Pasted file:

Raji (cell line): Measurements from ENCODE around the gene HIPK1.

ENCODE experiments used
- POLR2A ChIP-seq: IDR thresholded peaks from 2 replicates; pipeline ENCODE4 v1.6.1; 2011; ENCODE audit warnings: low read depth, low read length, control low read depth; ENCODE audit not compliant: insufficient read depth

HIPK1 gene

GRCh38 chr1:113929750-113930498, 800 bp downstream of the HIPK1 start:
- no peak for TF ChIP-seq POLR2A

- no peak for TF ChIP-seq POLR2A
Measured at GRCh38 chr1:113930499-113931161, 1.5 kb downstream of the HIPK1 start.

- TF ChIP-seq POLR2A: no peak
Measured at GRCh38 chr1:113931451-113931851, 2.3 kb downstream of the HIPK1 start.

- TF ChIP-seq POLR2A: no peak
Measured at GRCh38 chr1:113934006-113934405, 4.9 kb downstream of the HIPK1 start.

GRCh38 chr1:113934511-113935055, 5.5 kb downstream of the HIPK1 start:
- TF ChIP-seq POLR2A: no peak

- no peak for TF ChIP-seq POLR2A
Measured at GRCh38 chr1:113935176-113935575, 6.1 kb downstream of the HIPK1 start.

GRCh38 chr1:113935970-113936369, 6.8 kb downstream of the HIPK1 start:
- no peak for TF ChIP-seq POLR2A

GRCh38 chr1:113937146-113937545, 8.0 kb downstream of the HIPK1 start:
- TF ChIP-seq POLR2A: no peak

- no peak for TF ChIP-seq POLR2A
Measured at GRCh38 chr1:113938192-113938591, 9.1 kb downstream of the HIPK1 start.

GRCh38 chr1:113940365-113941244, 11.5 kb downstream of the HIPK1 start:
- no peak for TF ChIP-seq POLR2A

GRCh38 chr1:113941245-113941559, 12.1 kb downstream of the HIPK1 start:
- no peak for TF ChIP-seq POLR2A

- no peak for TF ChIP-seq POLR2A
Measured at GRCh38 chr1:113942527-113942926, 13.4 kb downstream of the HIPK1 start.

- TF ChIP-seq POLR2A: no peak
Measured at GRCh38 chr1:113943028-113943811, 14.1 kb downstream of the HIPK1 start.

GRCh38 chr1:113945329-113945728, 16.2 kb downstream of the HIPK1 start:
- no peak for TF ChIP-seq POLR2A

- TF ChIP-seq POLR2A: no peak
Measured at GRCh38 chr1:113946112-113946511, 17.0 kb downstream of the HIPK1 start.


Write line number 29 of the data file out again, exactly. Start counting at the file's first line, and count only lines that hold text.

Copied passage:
- TF ChIP-seq POLR2A: no peak